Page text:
- The reality of running on various terrain is that sometimes watches will lose connection to satellites (whether they tell you they have lost connection/regained connection or not). When connection is lost, most brands show you as having run a straight line from point to point. COROS has multiple sensors including an accelerometer and a gyroscope and compass which not only allow the watch to use its learning from your runs with clear signal to determine your pace and distance, but it also can determine your turns and changes in elevation. This all leads to the best possible measurement in areas of traditionally low connectivity (like trails because of all of the tree cover) Now let’s look at a more complex trail in the Grand Canyon.
Overview. Orange is COROS APEX and Blue is a high-end outdoor watch from the industry leader. COROS APEX (20.0 miles) vs Industry leader (21.66 miles)
In the beginning, APEX (in orange track) was performing better than the competitor (in blue track) and recorded fewer miles than the competitor did in the windy trail.
APEX (orange) outperformed the competition in this section. Even though the terrain is difficult with high mountains close by, APEX delivered accurate tracking.
APEX (orange) showed its capability again at handling windy and technical terrain.
APEX and the competitor both encountered a difficult section with low GPS signal and difficult terrain. However, APEX was able to accurately record the tracking around the Ooh Aah Point.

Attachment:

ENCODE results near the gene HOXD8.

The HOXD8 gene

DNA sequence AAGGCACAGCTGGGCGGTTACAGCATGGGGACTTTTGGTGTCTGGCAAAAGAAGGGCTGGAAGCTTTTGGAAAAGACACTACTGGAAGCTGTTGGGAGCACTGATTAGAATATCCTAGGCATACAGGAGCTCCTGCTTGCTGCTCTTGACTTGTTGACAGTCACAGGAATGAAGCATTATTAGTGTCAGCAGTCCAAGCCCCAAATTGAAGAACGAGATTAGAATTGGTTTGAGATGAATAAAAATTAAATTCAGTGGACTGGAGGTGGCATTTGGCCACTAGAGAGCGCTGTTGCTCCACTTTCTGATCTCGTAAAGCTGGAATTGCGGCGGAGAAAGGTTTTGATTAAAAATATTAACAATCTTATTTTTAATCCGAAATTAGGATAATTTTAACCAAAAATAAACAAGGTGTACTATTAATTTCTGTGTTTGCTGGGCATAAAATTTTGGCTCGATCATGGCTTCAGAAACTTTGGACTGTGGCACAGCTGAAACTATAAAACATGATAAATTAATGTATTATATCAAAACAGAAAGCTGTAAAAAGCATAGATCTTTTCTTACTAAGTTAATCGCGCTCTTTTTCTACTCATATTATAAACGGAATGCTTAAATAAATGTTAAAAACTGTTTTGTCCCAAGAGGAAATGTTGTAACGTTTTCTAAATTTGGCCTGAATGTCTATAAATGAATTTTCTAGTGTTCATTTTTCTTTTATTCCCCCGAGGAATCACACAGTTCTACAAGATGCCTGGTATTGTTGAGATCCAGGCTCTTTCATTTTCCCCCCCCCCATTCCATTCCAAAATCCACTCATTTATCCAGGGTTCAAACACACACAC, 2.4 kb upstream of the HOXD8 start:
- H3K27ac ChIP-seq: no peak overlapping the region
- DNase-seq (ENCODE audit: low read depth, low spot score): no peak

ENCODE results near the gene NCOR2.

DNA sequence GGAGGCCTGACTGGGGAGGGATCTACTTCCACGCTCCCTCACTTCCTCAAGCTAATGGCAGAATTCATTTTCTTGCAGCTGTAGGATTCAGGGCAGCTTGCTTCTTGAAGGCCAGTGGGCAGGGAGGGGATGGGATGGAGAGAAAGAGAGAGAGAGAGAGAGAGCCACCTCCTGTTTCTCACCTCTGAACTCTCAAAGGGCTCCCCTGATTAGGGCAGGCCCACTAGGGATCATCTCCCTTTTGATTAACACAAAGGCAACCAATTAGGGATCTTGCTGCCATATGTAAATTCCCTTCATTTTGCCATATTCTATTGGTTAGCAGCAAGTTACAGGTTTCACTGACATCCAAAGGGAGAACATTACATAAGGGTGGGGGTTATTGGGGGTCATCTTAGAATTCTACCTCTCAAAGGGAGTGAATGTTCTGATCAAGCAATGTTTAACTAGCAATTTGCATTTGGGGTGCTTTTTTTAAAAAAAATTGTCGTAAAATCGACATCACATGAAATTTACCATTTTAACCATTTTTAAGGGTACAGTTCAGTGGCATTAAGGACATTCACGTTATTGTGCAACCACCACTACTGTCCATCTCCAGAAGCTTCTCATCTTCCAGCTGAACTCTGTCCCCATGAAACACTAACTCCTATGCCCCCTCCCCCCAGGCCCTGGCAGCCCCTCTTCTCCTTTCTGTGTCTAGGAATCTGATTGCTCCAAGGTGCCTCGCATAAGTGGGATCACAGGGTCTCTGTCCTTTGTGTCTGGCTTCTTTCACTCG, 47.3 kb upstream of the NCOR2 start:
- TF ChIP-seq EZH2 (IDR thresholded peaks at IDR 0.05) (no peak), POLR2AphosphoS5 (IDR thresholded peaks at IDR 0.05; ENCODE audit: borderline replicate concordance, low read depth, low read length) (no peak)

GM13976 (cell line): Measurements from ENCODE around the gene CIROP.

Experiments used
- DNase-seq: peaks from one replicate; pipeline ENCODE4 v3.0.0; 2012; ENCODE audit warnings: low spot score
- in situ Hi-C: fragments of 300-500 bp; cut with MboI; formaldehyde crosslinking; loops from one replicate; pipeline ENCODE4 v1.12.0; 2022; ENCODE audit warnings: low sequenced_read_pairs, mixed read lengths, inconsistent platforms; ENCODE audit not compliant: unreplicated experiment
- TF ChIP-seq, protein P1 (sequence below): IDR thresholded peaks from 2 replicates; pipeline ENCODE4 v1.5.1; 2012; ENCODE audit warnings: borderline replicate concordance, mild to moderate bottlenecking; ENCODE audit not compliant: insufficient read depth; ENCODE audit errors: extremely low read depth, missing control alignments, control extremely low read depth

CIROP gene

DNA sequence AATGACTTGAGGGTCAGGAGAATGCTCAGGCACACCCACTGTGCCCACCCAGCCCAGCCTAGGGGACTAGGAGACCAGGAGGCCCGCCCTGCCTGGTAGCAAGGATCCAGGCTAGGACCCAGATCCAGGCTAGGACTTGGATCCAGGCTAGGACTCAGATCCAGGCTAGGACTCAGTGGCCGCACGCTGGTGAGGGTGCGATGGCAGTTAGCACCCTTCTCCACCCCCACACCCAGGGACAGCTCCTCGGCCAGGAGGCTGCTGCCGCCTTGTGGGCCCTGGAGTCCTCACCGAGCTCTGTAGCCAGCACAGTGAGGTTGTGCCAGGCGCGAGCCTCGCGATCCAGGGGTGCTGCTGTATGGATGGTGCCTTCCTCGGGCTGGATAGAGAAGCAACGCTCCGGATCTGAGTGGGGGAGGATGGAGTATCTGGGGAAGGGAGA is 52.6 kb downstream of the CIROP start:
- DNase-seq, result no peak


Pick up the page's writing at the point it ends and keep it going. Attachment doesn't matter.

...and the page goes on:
APEX (orange) tracked accurately for the majority of this section.
Both watches performed relatively well in the non-windy parts of the route. For the windy routes, APEX performed better than the competitor in general. There are places where both watches found challenging and some spots that the competitor outperformed APEX. In conclusion, more accurate tracking in windy routes is the main reason why APEX recorded 1.66 miles fewer than the other watch.
Finally, as crazy as it sounds, sometimes watches add distance even when you are not moving (if your watch itself is not stopped but you are). As the watch continues to try to ping the next satellite, it is more or less guessing that you are still moving. While this may not amount to much, if you stop in your runs frequently (like at traffic lights), or perhaps are stopping at an aid station during an ultra, you may see an increase in distance even when you are not moving. COROS has engineered its technology to avoid these “phantom miles”
This is an example of us using two watches hanging out chatting for 10 mins outside of our office building. While we were not moving at all, APEX recorded 0.2 km but Garmin Forerunner 935 recorded 0.8 km.
Below we can also see the GPS track recoding. As you can see both watches showed some movement, but the APEX in Blue was much more stable.
As you can see, COROS has made every effort to produce the best and most accurate GPS watch on the market. That said, there is always room to get better. Being the leader in GPS accuracy, we still find that improvements can be made in heavy urban areas, rocky canyons and stadium tracks. We will continue to put out updates to further improve accuracy and the overall user experience. We certainly hope you will enjoy exploring with COROS.